So what’s not happening here is someone doing something even though he feels it’s probably wrong, but who uses the gospel to excuse his sin because he wants it so badly. (This is what happens with a lot of Christians who clearly see what the Bible says about certain subjects, and who refuse to accept it because they want so badly for that not to be the case. It’s one thing to sincerely not know that the Bible says, for example, that an embryo isn’t just a mass of cells, but a human being; or that God’s plan for sexual relations is that they be between one man and one woman. It’s another thing entirely to know perfectly well what the Bible says, and to reject it because it goes against our society or our own logic.)
So let’s be clear: that’s not what’s happening here. In both cases, these two Christians are convinced that they are saying what the Bible teaches, and they are doing what they are doing in honor of the Lord. In both cases, we are doing our best to honor the Lord, and we know the ultimate authority is not another person, but the Lord. I am not the ultimate authority here, God is; so I cannot look down on my brother as if I had the market cornered on right and wrong. Despite these disagreements, I am still called to love my brother, and build him up, and humbly serve him.
This is what we are called to do as individuals. But I hope you can see the importance of this text for our discussion today. In denominations, the exact same thing is happening, just on a larger scale. So given that, I’d like to draw out a couple of principles to help us navigate the situation.
PRINCIPLE 1: WE WILL DISAGREE (V. 1-5A).
There are two things that are important to remember here—firstly, that both of the people Paul mentions in his text are Christians. He allows that one is weaker in his faith than the other, but not that this faith is not real. The second is that the disagreements here are over secondary issues: eating meat and the importance of one day over another. And just to clarify, here’s what we mean by “secondary issues”—think of a target. In the center of the target is the gospel—the good news that God so loved the world that he gave his only Son, so that whoever believes in him may not perish but have eternal life (John 3.16). The gospel is non-negotiable: if someone disagrees on whether or not Jesus really was the Son of God, or why God gave his Son for us, then that person is not a Christian, no matter what he or she says, because he doesn’t know and hasn’t accepted the gospel. Now, there’s a ring outside of that, that isn’t the gospel itself, but that touches strongly on the gospel: how the gospel works itself out. Did God predestine us to salvation, or did he merely choose those whom he knew would one day choose him? This is a secondary issue question. It touches on the gospel, but is not itself the core of the gospel message. Now, there’s another ring outside of that: what Christian life should look like. Should Christians drink alcohol? Should Christians eat certain foods? Should Christians say certain words? This touches less on the gospel, and so is even more secondary. And so on.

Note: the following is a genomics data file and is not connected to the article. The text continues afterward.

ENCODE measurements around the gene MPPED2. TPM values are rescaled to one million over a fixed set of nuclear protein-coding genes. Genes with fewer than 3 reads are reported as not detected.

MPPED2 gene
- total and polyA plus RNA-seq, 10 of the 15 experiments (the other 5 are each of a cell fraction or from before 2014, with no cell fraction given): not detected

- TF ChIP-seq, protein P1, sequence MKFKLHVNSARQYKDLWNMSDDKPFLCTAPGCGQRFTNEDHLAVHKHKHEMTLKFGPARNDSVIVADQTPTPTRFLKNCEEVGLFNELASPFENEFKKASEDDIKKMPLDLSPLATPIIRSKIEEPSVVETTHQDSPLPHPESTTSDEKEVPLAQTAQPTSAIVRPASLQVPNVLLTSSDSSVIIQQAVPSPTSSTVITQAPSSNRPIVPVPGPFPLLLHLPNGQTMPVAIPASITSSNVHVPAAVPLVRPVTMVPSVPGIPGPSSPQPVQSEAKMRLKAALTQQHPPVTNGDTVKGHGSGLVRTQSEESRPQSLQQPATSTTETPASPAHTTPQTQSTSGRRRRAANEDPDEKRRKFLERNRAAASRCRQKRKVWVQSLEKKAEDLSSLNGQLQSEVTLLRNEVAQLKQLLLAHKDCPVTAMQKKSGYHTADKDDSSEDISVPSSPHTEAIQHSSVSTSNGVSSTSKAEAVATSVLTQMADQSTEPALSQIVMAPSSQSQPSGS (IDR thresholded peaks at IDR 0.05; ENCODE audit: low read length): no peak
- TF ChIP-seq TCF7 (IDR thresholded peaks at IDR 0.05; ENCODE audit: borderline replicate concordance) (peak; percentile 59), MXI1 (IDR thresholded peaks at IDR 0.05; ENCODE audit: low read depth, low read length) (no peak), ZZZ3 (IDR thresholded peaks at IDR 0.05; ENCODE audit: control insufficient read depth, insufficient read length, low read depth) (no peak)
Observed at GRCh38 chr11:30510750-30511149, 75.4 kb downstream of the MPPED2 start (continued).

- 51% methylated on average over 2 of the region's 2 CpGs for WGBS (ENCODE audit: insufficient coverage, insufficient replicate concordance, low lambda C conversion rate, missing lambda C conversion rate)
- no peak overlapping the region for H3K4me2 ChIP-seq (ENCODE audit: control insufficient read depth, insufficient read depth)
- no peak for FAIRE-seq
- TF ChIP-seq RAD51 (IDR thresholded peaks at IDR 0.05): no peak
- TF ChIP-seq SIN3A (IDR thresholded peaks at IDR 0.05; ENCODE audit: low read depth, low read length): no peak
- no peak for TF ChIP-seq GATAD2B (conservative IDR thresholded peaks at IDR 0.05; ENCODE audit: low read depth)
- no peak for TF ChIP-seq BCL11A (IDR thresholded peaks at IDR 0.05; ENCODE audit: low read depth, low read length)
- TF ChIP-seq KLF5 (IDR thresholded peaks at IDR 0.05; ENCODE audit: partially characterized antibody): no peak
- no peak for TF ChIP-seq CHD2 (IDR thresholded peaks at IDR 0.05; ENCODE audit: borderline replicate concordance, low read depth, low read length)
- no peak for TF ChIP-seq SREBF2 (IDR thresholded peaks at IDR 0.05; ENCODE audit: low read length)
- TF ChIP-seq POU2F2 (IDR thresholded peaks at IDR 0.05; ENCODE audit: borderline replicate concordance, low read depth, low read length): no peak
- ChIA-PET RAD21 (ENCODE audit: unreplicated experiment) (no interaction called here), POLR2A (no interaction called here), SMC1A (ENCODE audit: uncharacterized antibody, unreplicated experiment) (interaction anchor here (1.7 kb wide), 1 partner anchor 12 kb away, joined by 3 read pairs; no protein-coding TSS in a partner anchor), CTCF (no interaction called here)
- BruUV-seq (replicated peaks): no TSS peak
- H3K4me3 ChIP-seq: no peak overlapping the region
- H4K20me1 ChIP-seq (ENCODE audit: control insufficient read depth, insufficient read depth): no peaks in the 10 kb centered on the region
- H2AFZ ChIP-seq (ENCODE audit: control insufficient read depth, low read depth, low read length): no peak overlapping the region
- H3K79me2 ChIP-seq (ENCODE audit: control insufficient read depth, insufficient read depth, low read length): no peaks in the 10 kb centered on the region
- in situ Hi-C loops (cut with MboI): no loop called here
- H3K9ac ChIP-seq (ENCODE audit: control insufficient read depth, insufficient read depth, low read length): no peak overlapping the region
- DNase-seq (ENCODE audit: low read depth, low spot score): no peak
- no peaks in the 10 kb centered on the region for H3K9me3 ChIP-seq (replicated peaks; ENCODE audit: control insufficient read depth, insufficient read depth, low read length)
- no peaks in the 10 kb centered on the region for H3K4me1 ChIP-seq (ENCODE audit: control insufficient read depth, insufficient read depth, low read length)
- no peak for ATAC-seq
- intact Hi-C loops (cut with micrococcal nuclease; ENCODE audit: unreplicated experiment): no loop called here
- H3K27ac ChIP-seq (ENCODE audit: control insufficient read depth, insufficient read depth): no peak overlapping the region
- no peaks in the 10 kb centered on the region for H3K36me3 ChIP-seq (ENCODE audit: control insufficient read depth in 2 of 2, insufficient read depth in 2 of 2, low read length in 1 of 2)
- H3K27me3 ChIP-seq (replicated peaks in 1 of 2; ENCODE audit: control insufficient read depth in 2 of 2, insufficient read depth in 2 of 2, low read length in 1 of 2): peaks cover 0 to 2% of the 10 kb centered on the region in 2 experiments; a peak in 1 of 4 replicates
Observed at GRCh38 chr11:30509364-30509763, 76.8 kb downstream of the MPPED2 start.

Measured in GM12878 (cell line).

The point is this: genuine Christians, who have real and saving faith, will sometimes disagree on these issues. We agree on the core of the gospel, and we have accepted that gospel by faith in Christ. But we may disagree on other things. And this is okay; our disagreements on these secondary issues does not mean that we are not brothers and sisters, reconciled to God and to one another by faith in Christ.
PRINCIPLE 2: EACH SHOULD BE FULLY CONVINCED (V. 5B).
V. 5: One person esteems one day as better than another, while another esteems all days alike. Each one should be fully convinced in his own mind. Église Connexion is a church plant launched from the AEEBLF (l’Association des églises évangéliques baptistes de langue française), and we agree in all points with their Confession of Faith. In addition, we have our own Confession of Faith which is not in opposition to that of the AEEBLF, but which goes a little further in detail, which more specifically explains what we believe as a church.
This is vitally important: we hold to our denomination, we hold to our confession of faith, because we are convinced that what our denomination (generally), and our Confession of Faith (particularly) teaches is what the Bible teaches. There is nothing wrong with making that assertion: we believe that what we state in our Confession of Faith, what we preach here, is what the Bible teaches. In fact, according to Paul it would be wrong of us to do anything as a church without believing that—each should be fully convinced in his own mind.
When you become a member of our church, we ask everyone to go through a membership class, during which we go over our Confession of Faith in great detail. In that Confession of Faith, there are points which are considered nearly universally true for the body of Christ—we ask that all members understand and agree with these points. In addition, we hold to a number of what we call “theological distinctives”—that is, secondary issues. You don’t need to agree with those secondary issues to be a member, but you have to be aware that this is where we land as a church, and this is what we will preach in the church. It is a good and healthy thing for a church or a denomination to be completely convinced that what they believe is in fact what the Bible teaches; it is in fact a necessity.
However, that does not exclude the reality that someone in this situation is mistaken. For example, I know a guy in England who believes we should baptize babies. I disagree with him; I believe the Bible calls us to baptize Christians after they have professed their faith in Christ. So one of us is wrong. I’m convinced it’s him (and I am fully convinced it’s him); he’s convinced it’s me. So what do we do with that?